REST (Representational State Transfer) is an architecture style for designing and developing loosely coupled web services. It does not enforce any rule regarding how it should be implemented at a lower level, it just put high-level design guidelines and leaves you to think of your own implementation.
Java 8 has introduced a new abstraction called Stream, letting us processing data in a declarative way. Furthermore, streams can leverage multi-core architectures without you having to write a single line of multithread code.
Deep cloning of object has always been something that every Java developers work on so frequently. There are a lot of articles talking about a different way to clone objects deeply and obviously, the preferred method is to use Copy Constructors since it overcomes the design issues of Object.clone() and provides better control over object construction.
This has been one of the popular programming tasks for Java developer, particularly focusing on text processing.
This has been one of the most frequently asked questions in Java interviews. With streams introduced after Java 8, this can be achieved in an elegant and functional way.
Since Java 8, a lot of boilerplate code can be replaced with lambda expressions in our codebase. I really want to put out an article about Streams in Java, but since that carries real value only if we combine them with lambda expressions, I want to write about some ideas about playing around with lambda expressions first.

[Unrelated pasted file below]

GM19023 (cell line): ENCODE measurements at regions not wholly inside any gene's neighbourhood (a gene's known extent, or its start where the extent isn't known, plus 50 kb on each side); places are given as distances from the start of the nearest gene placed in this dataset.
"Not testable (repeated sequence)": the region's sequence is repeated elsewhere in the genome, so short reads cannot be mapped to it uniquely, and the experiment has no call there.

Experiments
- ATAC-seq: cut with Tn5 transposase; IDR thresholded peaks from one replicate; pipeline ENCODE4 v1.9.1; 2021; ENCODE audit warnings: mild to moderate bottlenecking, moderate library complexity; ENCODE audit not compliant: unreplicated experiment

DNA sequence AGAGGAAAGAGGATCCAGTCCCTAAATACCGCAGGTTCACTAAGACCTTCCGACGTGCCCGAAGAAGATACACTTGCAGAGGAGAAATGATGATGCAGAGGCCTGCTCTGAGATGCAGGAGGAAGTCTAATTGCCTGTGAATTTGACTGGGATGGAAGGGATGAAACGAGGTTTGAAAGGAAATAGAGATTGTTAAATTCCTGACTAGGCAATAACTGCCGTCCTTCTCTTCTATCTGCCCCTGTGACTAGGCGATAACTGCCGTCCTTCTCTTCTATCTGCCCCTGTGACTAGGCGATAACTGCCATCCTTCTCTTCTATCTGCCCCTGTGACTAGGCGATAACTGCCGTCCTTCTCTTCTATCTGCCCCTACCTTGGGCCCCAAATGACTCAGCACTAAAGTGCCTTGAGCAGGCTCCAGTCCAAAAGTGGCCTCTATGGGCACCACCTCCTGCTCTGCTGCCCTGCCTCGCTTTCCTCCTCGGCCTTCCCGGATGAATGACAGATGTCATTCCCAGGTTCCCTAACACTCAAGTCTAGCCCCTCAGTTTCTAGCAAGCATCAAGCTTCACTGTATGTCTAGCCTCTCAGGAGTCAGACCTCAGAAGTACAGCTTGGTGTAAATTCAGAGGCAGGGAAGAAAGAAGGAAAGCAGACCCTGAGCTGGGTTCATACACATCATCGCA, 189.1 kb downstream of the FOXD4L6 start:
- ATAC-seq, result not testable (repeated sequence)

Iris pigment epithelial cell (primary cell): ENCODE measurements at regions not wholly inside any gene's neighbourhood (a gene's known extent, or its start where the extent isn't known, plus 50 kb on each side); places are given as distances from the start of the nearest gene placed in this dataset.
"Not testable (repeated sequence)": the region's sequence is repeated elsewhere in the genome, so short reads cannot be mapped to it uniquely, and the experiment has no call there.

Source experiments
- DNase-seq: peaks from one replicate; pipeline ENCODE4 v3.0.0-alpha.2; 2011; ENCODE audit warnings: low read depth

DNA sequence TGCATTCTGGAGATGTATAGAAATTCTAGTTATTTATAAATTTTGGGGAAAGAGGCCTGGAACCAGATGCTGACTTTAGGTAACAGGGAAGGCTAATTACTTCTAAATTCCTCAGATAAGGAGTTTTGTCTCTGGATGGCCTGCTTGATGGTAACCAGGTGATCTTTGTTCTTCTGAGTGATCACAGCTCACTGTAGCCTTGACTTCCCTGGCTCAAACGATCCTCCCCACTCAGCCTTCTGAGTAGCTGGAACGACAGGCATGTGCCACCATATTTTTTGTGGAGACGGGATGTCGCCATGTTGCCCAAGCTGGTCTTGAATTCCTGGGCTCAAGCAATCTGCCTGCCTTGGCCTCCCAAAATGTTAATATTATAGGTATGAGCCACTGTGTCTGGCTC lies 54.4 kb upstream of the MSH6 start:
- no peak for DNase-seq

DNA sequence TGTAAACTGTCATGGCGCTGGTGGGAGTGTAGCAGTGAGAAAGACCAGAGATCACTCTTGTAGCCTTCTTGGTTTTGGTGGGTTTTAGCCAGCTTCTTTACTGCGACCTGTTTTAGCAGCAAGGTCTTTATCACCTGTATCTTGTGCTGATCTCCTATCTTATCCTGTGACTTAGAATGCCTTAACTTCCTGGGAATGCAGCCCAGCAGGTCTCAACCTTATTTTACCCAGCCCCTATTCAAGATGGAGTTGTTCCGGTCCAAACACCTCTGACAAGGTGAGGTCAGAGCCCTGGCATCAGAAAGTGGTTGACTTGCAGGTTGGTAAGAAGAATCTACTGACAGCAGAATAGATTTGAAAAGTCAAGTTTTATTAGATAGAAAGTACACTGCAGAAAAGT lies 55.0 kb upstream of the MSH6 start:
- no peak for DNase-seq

Java 8 introduced the
Optionalclass to make handling of nulls less error-prone. For example, the following program to pick the lucky name has a null check as:
I'm implementing the EhCache for caching purpose in one of the projects that I've been working on.
With micro-services architecture, we can build flexible and independently deployable software modules or systems that communicate with each other with the light mechanism like HTTP resource API and provide the result. It has many advantages over the monolithic applications as many applications are moving to cloud. Martin and James have written a very good article 'Microservices' on their site, which I think you guys will enjoy reading.
HATEOAS stands for Hypermedia As The Engine Of Application State. The ultimate goal of REST architecture is to decouple the client with the server. That means the rest client interacts with the network application without prior knowledge of how to interact with that particular application. HATEOAS decouples the client and server to a large extent which allows both sides to evolve independently.